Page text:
Booze/Tobacco/Weed: Bhutan is a booze-friendly country (the small capital of Thimphu has 700 bars alone), though note the country is dry on Tuesdays, which is also the day many sites and shops are closed. Despite growing plentifully weed is illegal, and tobacco is illegal to sell. You can bring your own cigarettes purchased from another country, but be prepared to pay a 200% tax on them at customs.
Plugs: The outlets varied at the hotels. In some I was able to plug a standard USA-style plug into the wall, while at others I needed the European two-prong kind. Click here for a visual. It’s recommended to get a TravelMore International Travel Adapter with USB ports so you can charge multiple devices with one gadget.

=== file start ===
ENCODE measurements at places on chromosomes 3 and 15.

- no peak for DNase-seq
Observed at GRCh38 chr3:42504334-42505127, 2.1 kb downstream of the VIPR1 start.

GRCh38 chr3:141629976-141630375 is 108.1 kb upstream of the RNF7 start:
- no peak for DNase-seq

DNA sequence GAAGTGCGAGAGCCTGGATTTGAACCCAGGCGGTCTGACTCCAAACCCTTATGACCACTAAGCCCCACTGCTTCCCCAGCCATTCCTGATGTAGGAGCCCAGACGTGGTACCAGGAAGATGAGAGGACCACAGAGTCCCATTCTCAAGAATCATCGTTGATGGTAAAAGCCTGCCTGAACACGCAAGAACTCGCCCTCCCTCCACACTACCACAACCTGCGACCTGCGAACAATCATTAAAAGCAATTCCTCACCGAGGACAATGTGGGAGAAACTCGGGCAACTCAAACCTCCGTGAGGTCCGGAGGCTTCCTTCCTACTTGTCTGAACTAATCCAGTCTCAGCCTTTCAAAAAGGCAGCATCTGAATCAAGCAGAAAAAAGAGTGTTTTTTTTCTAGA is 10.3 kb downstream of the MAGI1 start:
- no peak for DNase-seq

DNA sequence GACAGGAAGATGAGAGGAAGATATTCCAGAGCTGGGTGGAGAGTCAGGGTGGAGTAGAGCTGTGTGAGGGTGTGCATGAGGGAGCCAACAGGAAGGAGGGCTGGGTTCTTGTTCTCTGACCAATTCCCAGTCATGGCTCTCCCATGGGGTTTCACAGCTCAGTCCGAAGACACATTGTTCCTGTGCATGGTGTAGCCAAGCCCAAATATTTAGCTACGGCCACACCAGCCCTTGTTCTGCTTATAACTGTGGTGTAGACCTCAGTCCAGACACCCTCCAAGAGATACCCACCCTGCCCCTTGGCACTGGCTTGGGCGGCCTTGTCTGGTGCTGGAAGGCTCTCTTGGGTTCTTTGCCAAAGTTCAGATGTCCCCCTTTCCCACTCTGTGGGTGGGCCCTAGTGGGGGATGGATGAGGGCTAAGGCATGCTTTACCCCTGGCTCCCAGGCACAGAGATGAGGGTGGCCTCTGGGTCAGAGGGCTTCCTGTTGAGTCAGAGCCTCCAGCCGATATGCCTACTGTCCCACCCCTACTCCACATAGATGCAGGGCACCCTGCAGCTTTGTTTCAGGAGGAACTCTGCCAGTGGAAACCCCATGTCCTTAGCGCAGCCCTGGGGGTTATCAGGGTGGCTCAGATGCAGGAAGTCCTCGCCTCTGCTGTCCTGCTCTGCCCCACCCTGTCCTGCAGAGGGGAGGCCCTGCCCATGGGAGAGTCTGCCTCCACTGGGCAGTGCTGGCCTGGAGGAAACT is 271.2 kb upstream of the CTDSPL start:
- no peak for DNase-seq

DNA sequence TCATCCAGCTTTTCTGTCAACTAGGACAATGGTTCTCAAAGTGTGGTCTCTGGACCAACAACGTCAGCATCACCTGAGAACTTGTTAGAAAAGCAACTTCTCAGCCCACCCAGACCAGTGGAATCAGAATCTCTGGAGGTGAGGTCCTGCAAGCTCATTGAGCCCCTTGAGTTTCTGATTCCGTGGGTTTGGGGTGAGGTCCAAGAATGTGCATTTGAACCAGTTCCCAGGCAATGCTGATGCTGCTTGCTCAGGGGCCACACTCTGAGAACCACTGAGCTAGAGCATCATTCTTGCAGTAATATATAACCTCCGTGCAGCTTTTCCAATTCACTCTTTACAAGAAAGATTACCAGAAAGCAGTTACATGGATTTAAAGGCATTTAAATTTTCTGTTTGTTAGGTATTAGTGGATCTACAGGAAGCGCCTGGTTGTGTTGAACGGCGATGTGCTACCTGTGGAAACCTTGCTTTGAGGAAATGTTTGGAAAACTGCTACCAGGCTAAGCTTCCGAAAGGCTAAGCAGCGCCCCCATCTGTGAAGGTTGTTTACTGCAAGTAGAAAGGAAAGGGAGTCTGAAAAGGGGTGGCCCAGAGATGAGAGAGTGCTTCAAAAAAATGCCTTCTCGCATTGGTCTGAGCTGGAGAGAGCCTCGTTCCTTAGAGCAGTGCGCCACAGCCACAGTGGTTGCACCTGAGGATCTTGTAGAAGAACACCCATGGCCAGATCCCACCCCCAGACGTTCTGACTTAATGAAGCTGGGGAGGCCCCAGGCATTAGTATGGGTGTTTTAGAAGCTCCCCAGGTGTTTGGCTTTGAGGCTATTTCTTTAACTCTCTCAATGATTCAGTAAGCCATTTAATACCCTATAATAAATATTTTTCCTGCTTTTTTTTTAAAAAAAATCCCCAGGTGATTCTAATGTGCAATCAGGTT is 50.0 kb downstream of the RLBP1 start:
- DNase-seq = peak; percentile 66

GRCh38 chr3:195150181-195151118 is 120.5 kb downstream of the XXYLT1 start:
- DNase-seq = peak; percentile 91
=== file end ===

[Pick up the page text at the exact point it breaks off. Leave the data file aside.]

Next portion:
Dress: While it won’t cause an uproar if you wear a tank top and shorts, it’s a respectful gesture to keep shoulders and knees covered when not in your hotel room. This is mandatory in the local temples (as well as no hats!) which you’ll be visiting a lot of. One travel essential to carry that’s great for this is a scarf shawl — which also works as an airplane blanket!
Essential Gear: Even if you visit in the warmer months it’s essential to bring warm clothes, as the mountains can get chilly all year round. Some items I recommend:
- Smartwool socks
- Stonewear Breathe Pants
- Moisture-wicking tops
- Columbia Women’s Snow Eclipse Mid Jacket
- Classic BUFF
- BUFF hat and neck warmer set
- ExOfficio Vona Gloves
- Ahnu Montara II Waterproof Hiking Shoes
- SteriPEN (The tap water is NOT drinkable in Bhutan, though your guide and hotel should supply it. I drink a lot so I also used my SteriPEN)
- XT driFILL Women’s Goose Down Waterproof Hooded Jacket